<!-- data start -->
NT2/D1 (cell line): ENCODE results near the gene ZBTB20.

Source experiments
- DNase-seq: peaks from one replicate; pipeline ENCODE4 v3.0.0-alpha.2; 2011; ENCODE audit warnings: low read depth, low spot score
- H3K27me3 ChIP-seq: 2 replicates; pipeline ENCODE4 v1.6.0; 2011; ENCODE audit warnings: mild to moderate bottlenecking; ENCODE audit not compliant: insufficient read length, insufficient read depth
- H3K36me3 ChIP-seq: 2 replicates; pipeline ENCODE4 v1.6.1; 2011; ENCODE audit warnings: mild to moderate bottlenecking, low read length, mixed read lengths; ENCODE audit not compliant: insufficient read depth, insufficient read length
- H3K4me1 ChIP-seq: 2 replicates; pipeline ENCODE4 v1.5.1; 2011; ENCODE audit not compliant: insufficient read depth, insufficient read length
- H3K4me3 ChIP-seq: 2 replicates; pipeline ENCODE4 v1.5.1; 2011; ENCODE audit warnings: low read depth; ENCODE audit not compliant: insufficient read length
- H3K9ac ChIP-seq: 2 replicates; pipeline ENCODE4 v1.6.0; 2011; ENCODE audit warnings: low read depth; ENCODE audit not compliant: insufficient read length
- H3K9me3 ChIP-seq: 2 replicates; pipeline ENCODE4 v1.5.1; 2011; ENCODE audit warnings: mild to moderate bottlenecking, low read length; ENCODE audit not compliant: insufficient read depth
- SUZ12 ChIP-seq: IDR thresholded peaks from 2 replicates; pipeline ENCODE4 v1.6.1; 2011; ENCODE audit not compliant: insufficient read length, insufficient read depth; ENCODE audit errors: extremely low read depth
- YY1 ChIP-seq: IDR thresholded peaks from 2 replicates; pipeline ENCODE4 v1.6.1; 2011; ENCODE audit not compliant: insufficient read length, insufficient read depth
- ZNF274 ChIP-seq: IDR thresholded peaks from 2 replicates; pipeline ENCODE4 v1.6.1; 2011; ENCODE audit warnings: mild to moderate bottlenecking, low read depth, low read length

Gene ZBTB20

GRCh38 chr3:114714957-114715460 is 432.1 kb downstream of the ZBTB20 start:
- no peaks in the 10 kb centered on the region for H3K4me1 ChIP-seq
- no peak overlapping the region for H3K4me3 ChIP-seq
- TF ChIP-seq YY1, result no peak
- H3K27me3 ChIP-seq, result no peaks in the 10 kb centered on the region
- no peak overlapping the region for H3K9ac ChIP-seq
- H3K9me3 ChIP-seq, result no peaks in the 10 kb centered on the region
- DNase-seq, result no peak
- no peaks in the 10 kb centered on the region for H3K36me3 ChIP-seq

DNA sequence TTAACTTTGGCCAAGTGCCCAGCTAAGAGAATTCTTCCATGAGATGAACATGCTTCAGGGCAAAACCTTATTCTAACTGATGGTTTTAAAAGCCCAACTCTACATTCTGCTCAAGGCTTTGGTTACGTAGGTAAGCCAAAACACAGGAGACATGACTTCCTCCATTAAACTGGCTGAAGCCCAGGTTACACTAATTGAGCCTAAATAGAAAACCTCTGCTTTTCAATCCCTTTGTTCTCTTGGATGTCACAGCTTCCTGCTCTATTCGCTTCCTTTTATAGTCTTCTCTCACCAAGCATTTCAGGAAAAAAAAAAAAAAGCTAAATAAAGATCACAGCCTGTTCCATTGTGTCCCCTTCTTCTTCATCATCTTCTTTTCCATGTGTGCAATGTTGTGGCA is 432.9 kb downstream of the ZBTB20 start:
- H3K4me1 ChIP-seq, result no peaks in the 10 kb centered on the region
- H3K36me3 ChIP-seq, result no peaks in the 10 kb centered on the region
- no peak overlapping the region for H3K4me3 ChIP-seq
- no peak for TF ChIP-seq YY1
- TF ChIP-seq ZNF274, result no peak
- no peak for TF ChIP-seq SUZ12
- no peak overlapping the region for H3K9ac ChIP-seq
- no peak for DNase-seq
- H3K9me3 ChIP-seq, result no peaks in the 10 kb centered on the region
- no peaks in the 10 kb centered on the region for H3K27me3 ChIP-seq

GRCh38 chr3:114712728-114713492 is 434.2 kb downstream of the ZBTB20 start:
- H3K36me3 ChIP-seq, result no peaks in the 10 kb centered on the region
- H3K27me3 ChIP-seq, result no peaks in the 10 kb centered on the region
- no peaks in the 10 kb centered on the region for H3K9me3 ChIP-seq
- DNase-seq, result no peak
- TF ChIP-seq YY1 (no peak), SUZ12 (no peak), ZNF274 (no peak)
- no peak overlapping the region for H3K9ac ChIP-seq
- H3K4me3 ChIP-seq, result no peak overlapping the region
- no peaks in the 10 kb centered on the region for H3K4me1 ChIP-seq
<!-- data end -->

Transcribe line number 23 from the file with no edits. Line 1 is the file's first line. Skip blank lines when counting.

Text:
DNA sequence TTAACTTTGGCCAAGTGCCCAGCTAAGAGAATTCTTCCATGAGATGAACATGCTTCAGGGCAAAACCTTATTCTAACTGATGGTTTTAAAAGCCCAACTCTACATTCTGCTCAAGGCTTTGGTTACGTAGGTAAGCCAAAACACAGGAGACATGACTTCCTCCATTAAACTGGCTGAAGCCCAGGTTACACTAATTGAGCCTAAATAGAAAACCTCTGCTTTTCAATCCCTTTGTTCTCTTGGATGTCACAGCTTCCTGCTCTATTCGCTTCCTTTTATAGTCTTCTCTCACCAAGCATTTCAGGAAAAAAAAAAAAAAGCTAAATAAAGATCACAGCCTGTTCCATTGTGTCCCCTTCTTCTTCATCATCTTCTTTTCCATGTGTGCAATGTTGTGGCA is 432.9 kb downstream of the ZBTB20 start: